The reason the lighthouses are difficult and dangerous to reach during the winter, is the same reason they are relatively safe to access. Sounds like a bit of a paradox, but ice is the cause and solution to safely accessing the piers on Lake Michigan. Of course, the ice is what draws hundreds of people to the lighthouses each day. This can be deadly when a smooth layer forms on the concrete surfaces of piers and seawalls. But when the ice is rolled into boulders by heavy wave action, and piled up onto the pier by the waves, a deep, textured surface is created, allowing your feet to plant themselves in the small valleys between the boulders, preventing slipping.
The walk is a bit more difficult, as one needs to tread on uneven, hilly surfaces, but the danger of slipping, falling, and continuing to slide into the freezing water is all but eliminated.
Of course, care must also be taken in this situation, a trip on an ice boulder can send you falling into Lake Michigan. Plus, it's often difficult to discern the shelf ice from the ice on the concrete pier, and a person can easily continue walking onto frozen Lake Michigan - a dangerous mistake.
Above, a photographer is dwarfed by the piles of ice on the pier.
The mounds of ice provide a great opportunity to get up almost as high as the keeper's catwalk. These catwalks were constructed about 10 feet above the pier, to keep the workers away from high waves that could wash them into the lake. Thanks to the ice, were able to see the catwalk close up.
But once on the pier, the view unfolds. One cannot truly experience the extent of the ice until it's within their reach Dwarfed by the piles of ice boulders and the ice formations created by Lake Michigan's waves, you get a real sense of the power of the Great Lakes - frozen in place for close examination.
Posted by Tom Gill at Tuesday, January 27, 2015
Looking more like a ship's prow plowing through the ice, the Grand Haven, Michigan fog signal building endures another winter on Lake Michigan. Enveloped in ice formed by waves and spray during a winter storm, the fog building is also the outer lighthouse in a set of range lights standing guard at the mouth of the Grand River. The longest river in Michigan, the Grand empties into Lake Michigan at Grand Haven, the pier and lighthouses mark the entrance to the Grand Haven port.
At a height of 35 feet, the lighthouse on top of the fog signal building was built with a sixth order Fresnel lens. The building was moved to the end of the pier in 1907, and the concrete "prow" was added in the 1920's to help divert Lake Michigan's waves away from the building.
Plenty of visitors walked along the pier to view the ice on this relatively warm, winter afternoon. A few ventured out around the fog signal building to experience the icy view firsthand. Never wanting to walk on the drift ice or shelf ice, I was assured by local residents that the concrete pier extended nearly six feet from the building, thus allowing us to walk around without fear of falling through the ice.
Dozens of other visitors ignored warnings and walked out hundreds of feet onto the shelf ice, some with children in their arms. According to a Grand Haven police officer, 911 was automatically dialed three times over the weekend, when visitors accidentally pulled the safety cord on one of the life rings along the pier. The response time for the Coast Guard, according to the officer, could be as long as two hours, because the port was frozen in, and rescue swimmers would need to be dispatched from another station.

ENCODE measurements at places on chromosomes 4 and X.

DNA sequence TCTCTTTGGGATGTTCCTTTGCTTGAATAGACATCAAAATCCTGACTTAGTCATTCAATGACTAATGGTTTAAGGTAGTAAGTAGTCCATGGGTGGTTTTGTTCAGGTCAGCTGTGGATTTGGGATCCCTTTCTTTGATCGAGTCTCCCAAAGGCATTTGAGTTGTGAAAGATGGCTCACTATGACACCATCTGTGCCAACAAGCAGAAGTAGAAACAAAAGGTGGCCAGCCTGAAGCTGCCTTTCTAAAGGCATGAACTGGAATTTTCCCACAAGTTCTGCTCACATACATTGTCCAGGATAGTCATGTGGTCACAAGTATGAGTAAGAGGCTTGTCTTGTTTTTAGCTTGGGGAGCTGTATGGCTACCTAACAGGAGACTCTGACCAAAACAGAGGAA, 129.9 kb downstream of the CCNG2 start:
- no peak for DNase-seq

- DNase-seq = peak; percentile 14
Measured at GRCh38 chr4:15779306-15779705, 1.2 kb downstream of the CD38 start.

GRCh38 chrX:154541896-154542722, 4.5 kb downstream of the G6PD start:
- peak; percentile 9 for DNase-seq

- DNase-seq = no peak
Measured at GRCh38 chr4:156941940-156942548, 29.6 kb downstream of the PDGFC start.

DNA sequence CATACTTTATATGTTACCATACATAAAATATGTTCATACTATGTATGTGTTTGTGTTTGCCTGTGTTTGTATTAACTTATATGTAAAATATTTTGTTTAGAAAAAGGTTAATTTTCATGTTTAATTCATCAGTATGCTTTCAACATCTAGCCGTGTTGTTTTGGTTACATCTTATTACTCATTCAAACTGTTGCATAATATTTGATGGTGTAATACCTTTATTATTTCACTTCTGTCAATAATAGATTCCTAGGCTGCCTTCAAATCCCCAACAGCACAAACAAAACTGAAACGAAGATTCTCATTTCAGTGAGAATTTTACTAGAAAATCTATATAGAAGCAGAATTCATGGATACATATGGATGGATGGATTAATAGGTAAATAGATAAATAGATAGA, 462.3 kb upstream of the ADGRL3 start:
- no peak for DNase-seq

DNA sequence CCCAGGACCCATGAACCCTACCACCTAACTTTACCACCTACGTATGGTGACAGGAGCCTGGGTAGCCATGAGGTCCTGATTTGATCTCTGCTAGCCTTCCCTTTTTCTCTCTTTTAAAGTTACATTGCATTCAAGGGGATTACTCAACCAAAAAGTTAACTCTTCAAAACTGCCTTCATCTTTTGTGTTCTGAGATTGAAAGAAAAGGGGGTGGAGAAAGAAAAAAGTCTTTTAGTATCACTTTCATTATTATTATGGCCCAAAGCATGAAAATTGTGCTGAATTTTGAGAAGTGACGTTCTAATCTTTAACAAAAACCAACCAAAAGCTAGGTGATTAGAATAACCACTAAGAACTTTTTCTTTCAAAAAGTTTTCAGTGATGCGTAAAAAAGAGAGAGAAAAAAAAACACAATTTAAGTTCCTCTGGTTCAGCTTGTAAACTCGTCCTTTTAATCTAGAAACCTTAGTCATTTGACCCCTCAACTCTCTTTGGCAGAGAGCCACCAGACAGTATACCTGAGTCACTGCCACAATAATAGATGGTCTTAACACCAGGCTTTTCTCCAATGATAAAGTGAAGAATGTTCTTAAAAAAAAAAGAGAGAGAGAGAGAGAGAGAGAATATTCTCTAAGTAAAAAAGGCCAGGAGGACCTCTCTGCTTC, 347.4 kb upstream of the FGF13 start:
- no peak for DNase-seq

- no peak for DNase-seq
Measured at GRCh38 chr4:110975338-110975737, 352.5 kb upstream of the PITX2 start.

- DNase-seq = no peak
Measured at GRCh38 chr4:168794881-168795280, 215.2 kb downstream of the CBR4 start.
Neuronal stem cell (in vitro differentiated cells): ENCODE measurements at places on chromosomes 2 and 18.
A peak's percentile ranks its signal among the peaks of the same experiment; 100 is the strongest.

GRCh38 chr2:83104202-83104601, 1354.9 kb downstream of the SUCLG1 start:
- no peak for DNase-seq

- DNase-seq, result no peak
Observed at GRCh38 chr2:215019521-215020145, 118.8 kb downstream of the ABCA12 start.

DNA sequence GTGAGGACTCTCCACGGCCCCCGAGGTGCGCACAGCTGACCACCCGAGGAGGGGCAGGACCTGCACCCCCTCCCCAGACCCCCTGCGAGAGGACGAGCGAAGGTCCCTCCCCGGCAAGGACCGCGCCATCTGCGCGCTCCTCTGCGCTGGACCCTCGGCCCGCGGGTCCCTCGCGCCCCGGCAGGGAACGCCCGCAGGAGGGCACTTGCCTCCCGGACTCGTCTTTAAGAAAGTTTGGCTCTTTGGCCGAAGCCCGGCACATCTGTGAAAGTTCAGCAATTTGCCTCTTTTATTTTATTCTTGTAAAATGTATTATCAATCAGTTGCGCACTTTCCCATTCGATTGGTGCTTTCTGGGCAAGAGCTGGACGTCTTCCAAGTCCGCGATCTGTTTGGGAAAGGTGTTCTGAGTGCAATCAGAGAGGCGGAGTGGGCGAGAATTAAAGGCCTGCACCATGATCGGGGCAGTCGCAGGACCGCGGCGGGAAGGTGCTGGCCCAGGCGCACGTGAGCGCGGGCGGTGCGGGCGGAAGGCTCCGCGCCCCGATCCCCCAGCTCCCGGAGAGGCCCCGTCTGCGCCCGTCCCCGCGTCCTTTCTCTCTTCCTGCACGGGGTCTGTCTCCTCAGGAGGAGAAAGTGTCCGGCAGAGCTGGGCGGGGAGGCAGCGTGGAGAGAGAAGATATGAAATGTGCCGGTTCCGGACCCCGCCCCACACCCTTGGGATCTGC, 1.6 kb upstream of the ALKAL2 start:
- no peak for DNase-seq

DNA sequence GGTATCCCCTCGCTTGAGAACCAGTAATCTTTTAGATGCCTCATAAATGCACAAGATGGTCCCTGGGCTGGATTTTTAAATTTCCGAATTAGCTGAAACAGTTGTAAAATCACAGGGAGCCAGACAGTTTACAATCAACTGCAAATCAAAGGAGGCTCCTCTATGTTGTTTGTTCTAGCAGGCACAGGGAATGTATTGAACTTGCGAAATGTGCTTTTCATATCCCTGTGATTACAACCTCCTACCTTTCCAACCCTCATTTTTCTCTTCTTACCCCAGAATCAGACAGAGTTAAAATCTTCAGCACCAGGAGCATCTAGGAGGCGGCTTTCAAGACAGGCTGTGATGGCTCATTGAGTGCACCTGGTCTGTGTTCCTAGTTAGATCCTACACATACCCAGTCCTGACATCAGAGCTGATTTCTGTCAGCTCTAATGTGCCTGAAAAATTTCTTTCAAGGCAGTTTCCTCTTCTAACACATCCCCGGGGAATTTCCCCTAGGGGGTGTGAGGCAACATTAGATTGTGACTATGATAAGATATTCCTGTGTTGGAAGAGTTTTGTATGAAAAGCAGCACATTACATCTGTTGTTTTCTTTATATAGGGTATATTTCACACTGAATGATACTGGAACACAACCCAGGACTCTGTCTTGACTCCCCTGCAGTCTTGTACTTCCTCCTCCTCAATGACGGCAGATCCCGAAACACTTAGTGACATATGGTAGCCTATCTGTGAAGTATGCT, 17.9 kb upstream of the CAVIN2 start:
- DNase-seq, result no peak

Posted by Tom Gill at Wednesday, January 21, 2015
Our day began before sunrise at the St. Joseph, Michigan lighthouse, where we made our way out on the ice covered pier to the outer lighthouse. The sun hadn't risen yet, and the blue light of early morning bathed the ice. We were surprised to find three other people already on the pier. It was their first time visiting a frozen lighthouse - they were thrilled. Many new people are making their way out to the lighthouses in winter, in fact, it's getting crowded!
The high waves tossed chunks of ice onto the pier, where they froze into piles several feet tall in places. This made hiking the pier a bit difficult, but the texture created by the chunks actually prevent your feet from slipping too much, so the danger of falling into the lake is lessened somewhat, but extreme care should always be taken.
On this visit, I decided to go up to the catwalk for a different view. Jumping to grab the catwalk bars 8 feet above the deck, I pulled myself up and stood on the catwalk and captured several images from the vantage point of a lighthouse keeper. Judging by the ice on the catwalk surface, the high walkway did little to protect the keeper from the elements.
My son Chris took this photo of me on the catwalk
Spending about three hours on the pier, we captured hundreds of images, and as always, every freeze is a unique experience.
Posted by Tom Gill at Monday, January 19, 2015
We were on the Indiana roads by 5am, on our way north to photograph several Michigan lighthouses in winter. Often, these lighthouses are covered in ice from early winter storms. The lake needs to be liquid in order for the winds to create waves high enough to splash onto the lighthouses and piers; once the water freezes, the icing cannot continue.
One of our stops was the lighthouse at South Haven, Michigan. A favorite of locals a visitors alike, this lighthouse sees crowds of people in most every season, including winter. A short walk from the quaint downtown area, and right along a popular beach, the lighthouse serves as the backdrop to every occasion - from weddings to walking the dog.